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NPD: Recession, Digital Diminish CD Purchasers By 17%

17 Mar, 2009 By: Erik Gruenwedel


The number of Internet users paying for digital music increased by slightly more than 8 million in 2008 to 36 million users, while purchasers of music CDs showed a 17% decline, according to a new report from The NPD Group.

The decade-long sales decline of music CDs continues to wreak havoc on major record labels and brick-and-mortar retailers, including Trans World Entertainment’s f.y.e. chain and Hastings Entertainment. Retailers Musicland and Tower Records long ago shuttered as a result.

Based on a survey of 4,000 consumers, NPD found there were 13 million fewer music buyers in the United States in 2008, compared to 2007. A 19% drop in CD sales led the decline in music purchases. Only 58% of Internet users reported purchasing CDs or digital music downloads last year, versus 65% in 2007.

A primary reason for not purchasing CDs was the pullback on entertainment spending because of the recession. Consumers also were concerned about the price of CDs, and expressed satisfaction with the collection titles they already own.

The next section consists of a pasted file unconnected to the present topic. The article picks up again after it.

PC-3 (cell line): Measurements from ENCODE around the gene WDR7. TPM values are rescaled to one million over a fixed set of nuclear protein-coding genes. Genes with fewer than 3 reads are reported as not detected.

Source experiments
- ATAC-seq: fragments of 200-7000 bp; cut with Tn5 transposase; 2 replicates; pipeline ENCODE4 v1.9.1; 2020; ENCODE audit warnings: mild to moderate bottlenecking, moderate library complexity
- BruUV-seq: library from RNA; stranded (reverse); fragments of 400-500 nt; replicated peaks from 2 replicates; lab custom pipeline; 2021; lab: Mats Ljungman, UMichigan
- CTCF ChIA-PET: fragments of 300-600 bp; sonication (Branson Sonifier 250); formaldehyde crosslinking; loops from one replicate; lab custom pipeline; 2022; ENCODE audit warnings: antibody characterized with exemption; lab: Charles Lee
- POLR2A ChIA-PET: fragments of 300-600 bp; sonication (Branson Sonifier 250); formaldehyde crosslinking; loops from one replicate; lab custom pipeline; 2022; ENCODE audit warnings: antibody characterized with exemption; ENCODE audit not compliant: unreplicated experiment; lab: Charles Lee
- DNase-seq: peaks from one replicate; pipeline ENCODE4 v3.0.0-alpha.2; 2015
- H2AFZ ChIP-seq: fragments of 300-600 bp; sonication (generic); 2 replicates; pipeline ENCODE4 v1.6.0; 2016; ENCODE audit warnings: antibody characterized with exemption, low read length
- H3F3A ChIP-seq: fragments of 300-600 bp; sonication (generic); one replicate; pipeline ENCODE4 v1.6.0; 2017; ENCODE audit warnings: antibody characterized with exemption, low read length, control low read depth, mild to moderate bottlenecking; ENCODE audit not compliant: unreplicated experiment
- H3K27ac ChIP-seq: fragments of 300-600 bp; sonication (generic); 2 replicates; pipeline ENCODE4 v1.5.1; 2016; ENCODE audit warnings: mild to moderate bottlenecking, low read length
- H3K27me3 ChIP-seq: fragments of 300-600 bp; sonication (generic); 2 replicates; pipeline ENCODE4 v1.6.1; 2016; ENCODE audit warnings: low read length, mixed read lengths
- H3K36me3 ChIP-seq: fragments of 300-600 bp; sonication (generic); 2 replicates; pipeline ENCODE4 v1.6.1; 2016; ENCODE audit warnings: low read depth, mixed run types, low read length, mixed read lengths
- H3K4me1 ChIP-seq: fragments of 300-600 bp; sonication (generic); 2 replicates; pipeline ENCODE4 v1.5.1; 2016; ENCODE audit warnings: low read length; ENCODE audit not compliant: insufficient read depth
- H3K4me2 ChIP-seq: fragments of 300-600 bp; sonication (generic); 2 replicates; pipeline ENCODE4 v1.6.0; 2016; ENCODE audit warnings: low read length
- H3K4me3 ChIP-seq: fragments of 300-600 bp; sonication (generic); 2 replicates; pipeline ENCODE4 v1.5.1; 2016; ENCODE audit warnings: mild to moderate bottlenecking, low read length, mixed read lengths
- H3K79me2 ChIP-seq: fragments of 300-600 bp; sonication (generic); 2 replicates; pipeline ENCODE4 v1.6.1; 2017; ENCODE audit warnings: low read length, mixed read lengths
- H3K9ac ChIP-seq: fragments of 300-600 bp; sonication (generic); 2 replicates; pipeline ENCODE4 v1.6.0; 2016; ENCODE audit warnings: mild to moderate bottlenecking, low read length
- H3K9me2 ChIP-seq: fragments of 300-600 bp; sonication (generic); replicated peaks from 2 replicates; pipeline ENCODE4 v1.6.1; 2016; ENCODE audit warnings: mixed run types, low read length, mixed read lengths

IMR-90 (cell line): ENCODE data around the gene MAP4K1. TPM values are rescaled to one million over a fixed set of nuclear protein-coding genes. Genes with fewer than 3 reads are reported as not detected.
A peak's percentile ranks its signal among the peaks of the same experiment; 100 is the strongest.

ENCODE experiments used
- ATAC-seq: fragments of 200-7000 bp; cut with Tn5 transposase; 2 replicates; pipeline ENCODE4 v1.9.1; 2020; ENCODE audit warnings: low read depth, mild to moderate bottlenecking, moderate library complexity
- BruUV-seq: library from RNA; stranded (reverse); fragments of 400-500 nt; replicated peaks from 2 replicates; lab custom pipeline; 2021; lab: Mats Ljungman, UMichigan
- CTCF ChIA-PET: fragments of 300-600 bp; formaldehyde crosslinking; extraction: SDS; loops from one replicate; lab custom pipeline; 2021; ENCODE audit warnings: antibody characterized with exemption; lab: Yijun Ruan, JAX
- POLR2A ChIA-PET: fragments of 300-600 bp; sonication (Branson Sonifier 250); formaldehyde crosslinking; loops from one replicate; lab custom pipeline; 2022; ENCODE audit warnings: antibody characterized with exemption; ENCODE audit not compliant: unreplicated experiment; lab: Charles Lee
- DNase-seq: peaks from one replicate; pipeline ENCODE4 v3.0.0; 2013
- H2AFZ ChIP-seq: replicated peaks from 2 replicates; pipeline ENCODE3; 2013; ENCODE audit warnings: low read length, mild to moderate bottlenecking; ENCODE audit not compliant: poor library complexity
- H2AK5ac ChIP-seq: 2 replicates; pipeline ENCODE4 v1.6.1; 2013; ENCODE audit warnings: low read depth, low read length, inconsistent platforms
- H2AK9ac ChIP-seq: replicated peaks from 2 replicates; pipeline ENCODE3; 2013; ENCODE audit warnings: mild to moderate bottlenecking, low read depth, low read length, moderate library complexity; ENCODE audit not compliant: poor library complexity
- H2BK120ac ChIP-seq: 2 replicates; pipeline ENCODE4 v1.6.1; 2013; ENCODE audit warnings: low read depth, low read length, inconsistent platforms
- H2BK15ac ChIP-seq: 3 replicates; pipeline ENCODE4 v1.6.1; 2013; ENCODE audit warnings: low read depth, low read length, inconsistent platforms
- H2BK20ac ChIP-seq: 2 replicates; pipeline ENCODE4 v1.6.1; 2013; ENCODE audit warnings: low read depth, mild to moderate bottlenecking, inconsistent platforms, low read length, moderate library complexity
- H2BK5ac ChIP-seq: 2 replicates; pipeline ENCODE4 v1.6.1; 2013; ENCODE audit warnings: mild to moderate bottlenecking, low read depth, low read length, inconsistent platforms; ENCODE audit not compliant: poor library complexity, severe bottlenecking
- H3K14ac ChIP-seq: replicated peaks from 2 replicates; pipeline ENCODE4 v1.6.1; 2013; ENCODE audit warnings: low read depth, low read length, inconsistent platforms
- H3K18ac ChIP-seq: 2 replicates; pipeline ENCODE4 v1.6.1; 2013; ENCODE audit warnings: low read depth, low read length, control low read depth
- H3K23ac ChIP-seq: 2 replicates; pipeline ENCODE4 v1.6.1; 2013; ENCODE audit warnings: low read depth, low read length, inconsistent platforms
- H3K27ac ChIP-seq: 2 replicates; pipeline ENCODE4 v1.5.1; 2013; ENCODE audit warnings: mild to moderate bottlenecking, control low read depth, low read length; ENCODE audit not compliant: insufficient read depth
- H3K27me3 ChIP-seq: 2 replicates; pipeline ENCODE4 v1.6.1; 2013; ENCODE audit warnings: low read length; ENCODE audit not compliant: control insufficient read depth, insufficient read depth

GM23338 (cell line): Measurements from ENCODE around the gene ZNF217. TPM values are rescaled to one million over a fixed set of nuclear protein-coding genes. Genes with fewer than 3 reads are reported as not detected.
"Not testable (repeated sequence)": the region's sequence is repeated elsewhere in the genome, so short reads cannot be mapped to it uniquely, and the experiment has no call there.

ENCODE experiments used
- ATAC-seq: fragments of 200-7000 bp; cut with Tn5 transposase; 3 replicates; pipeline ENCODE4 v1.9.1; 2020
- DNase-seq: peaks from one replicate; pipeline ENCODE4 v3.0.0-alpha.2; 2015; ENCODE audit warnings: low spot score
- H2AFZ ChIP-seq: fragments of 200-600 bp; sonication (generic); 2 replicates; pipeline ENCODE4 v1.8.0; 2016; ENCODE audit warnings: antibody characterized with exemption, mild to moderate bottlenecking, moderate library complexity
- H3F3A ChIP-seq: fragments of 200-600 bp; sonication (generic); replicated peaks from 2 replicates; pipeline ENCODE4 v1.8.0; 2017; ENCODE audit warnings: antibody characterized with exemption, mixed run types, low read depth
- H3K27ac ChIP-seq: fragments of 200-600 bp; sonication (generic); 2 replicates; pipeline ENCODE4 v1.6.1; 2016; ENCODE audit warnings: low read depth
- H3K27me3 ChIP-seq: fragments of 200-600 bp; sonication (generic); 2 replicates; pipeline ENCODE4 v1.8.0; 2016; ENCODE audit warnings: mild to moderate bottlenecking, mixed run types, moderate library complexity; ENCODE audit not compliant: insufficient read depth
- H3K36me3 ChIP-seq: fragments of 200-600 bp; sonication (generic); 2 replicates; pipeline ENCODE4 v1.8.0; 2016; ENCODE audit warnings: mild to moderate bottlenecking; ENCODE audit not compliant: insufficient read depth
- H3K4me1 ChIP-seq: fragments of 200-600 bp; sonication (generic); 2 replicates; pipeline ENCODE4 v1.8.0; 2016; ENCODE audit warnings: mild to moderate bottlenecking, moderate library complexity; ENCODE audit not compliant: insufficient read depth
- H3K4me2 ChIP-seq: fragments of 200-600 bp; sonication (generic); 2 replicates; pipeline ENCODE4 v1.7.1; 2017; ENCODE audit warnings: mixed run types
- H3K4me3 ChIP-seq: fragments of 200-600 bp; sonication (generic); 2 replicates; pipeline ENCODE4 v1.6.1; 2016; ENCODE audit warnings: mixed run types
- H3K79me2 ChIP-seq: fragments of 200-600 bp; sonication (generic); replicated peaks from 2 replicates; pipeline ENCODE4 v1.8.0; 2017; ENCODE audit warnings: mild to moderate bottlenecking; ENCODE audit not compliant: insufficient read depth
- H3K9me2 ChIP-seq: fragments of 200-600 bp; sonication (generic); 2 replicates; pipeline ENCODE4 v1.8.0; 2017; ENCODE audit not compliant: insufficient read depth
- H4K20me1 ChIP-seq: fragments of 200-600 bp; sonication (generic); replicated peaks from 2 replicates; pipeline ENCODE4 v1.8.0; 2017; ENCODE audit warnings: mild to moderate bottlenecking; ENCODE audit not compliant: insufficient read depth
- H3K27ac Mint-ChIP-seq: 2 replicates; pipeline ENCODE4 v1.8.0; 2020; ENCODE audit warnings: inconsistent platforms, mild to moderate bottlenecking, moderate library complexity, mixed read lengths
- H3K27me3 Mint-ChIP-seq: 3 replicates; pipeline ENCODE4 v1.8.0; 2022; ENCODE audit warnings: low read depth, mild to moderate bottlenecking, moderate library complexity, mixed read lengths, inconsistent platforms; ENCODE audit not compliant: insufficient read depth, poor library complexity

Not surprisingly, consumers cited individual song selection as the primary reason for preferring digital music compared to CDs.

“Rising incidence of paid downloads is a positive development for the industry, but
not all lost CD buyers are turning to digital music,” said Russ Crupnick, entertainment industry analyst for The NPD Group.

For those who are, usage of online radio station Pandora doubled year-over-year to 18% of Internet users. Similarly, the percentage of consumers claiming to listen to music on social networks climbed from 15% in the fourth quarter of 2007 to 19% in Q4 2008. Nearly half of U.S. teens are engaging with music on social networks, which is an increase from 37% a year ago; among college-age Internet users, the percentage increased from 30% in 2007 to 41% in 2008.

“The trends we’re seeing in our consumer tracking studies are evidence of the
continued transformation of the music industry,” Crupnick said. “The music industry now has to redouble efforts to intercept and engage these listeners, so they can create revenue through upselling music, videos, concert tickets and related merchandise.”


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